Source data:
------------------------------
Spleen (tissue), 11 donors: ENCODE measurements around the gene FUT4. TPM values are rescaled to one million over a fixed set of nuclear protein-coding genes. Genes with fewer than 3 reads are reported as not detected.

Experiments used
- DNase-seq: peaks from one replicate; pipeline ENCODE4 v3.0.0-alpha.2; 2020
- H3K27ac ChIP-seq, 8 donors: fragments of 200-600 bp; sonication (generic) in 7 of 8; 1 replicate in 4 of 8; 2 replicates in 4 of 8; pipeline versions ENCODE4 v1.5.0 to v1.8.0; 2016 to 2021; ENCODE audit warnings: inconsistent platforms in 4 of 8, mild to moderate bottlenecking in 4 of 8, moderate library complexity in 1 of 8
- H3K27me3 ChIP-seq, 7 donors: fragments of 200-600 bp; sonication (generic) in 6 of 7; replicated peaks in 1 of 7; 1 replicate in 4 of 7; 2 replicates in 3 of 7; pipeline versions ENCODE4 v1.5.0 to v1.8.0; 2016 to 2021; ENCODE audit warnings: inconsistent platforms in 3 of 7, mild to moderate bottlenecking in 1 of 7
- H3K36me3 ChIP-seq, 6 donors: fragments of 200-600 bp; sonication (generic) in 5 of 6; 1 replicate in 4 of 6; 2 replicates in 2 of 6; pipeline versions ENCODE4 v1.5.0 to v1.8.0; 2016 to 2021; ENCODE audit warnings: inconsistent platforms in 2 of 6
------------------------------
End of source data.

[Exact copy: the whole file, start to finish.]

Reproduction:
Spleen (tissue), 11 donors: ENCODE measurements around the gene FUT4. TPM values are rescaled to one million over a fixed set of nuclear protein-coding genes. Genes with fewer than 3 reads are reported as not detected.

Experiments used
- DNase-seq: peaks from one replicate; pipeline ENCODE4 v3.0.0-alpha.2; 2020
- H3K27ac ChIP-seq, 8 donors: fragments of 200-600 bp; sonication (generic) in 7 of 8; 1 replicate in 4 of 8; 2 replicates in 4 of 8; pipeline versions ENCODE4 v1.5.0 to v1.8.0; 2016 to 2021; ENCODE audit warnings: inconsistent platforms in 4 of 8, mild to moderate bottlenecking in 4 of 8, moderate library complexity in 1 of 8
- H3K27me3 ChIP-seq, 7 donors: fragments of 200-600 bp; sonication (generic) in 6 of 7; replicated peaks in 1 of 7; 1 replicate in 4 of 7; 2 replicates in 3 of 7; pipeline versions ENCODE4 v1.5.0 to v1.8.0; 2016 to 2021; ENCODE audit warnings: inconsistent platforms in 3 of 7, mild to moderate bottlenecking in 1 of 7
- H3K36me3 ChIP-seq, 6 donors: fragments of 200-600 bp; sonication (generic) in 5 of 6; 1 replicate in 4 of 6; 2 replicates in 2 of 6; pipeline versions ENCODE4 v1.5.0 to v1.8.0; 2016 to 2021; ENCODE audit warnings: inconsistent platforms in 2 of 6